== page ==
[ ed-i-tawr-ee-uh-lahyz, -tohr- ]
/ ˌɛd ɪˈtɔr i əˌlaɪz, -ˈtoʊr- /
verb (used without object), ed·i·to·ri·al·ized, ed·i·to·ri·al·iz·ing.
to set forth one's position or opinion on some subject in, or as if in, an editorial.
to inject personal interpretations or opinions into an otherwise factual account.
DISCOVER THE INFLUENCE OF PORTUGUESE ON ENGLISH VIA THIS QUIZ!
We’ve gathered some interesting words donated to English from Portuguese … as well as some that just don’t translate at all. Do you know what they mean?
Question 1 of 11
Which of the following animal names traces its immediate origin to Portuguese?
Also especially British, ed·i·to·ri·al·ise .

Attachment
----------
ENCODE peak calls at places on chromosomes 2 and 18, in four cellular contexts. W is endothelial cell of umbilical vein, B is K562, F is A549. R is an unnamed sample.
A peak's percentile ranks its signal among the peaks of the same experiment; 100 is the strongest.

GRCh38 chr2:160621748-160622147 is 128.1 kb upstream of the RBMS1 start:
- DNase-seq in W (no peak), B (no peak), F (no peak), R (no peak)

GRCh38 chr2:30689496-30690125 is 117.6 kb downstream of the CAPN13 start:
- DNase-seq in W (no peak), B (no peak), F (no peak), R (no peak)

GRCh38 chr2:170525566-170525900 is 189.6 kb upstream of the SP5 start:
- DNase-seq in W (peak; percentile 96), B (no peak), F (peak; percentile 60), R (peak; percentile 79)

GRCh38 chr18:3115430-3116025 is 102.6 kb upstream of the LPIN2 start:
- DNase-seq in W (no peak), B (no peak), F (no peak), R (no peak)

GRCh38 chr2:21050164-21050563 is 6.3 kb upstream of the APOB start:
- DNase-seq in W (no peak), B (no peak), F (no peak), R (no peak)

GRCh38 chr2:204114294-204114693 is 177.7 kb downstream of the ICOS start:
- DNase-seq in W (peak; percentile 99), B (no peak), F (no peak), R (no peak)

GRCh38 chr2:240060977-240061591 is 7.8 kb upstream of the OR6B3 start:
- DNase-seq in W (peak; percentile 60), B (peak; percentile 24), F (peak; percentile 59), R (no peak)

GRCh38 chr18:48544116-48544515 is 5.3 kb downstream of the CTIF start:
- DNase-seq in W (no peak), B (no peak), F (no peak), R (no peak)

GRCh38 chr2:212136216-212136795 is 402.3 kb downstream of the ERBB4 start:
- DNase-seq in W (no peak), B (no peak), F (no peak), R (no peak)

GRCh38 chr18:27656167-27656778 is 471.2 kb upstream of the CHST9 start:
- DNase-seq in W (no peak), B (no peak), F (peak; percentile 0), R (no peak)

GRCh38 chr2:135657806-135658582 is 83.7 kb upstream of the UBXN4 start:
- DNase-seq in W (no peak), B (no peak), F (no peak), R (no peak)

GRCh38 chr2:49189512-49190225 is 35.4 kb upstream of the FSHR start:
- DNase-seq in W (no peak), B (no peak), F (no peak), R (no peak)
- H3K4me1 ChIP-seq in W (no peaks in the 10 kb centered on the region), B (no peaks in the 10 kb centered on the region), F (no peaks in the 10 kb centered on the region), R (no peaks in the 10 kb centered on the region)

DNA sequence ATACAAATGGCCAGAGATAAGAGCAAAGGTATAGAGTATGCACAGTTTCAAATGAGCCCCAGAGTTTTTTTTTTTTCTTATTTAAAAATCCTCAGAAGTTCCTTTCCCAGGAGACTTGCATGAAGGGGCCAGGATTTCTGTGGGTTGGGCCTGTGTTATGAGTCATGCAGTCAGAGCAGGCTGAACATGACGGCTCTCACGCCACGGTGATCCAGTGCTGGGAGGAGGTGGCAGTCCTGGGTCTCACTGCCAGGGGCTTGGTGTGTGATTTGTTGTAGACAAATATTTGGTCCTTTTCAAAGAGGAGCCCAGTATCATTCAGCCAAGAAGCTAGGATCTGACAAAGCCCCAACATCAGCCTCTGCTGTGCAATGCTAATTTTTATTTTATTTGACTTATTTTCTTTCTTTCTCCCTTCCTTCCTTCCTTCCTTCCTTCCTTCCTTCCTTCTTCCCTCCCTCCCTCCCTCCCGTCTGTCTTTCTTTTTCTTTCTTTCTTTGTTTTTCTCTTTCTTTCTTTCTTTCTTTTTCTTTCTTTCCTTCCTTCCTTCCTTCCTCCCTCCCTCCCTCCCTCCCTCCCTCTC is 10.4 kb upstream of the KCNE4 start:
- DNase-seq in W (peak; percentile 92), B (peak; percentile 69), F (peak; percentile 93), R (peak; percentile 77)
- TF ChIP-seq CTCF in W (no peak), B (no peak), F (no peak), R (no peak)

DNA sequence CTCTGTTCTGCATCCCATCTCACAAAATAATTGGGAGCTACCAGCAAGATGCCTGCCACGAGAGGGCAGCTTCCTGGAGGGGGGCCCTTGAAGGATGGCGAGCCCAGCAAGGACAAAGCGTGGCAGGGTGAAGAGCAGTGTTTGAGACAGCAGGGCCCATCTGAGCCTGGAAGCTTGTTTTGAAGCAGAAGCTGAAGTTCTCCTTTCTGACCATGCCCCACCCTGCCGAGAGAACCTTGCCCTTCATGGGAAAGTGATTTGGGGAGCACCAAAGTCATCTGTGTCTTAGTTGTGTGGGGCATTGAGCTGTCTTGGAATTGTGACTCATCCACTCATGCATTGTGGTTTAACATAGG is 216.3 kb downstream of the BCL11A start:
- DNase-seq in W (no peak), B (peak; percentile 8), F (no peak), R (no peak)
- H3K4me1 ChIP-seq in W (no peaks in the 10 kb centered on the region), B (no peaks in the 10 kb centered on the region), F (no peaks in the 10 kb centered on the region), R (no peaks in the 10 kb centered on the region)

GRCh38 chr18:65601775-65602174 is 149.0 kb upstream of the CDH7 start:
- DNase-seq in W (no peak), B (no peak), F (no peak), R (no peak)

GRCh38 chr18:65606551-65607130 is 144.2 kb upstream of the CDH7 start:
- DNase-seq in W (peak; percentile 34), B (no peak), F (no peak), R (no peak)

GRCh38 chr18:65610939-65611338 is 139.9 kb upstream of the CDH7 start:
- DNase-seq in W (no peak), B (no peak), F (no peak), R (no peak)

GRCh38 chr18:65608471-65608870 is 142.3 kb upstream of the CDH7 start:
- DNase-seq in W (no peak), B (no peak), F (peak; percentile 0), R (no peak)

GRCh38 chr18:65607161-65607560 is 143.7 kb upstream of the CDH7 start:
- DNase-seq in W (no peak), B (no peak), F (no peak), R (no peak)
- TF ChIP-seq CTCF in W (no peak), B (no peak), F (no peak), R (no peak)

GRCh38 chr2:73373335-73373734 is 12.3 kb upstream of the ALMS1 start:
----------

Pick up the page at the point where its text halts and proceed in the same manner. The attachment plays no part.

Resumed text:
OTHER WORDS FROM editorializeed·i·to·ri·al·i·za·tion, nouned·i·to·ri·al·iz·er, nouno·ver·ed·i·to·ri·al·ize, verb (used without object), o·ver·ed·i·to·ri·al·ized, o·ver·ed·i·to·ri·al·iz·ing.
Words nearby editorialize
Dictionary.com Unabridged Based on the Random House Unabridged Dictionary, © Random House, Inc. 2021
Example sentences from the Web for editorialize
We editorialize and press-agent ourselves in our inmost musings.The Behavior of Crowds|Everett Dean Martin
British Dictionary definitions for editorialize
/ (ˌɛdɪˈtɔːrɪəˌlaɪz) /
to express an opinion in or as in an editorial
to insert one's personal opinions into an otherwise objective account
Derived forms of editorializeeditorialization or editorialisation, nouneditorializer or editorialiser, noun
Collins English Dictionary - Complete & Unabridged 2012 Digital Edition © William Collins Sons & Co. Ltd. 1979, 1986 © HarperCollins Publishers 1998, 2000, 2003, 2005, 2006, 2007, 2009, 2012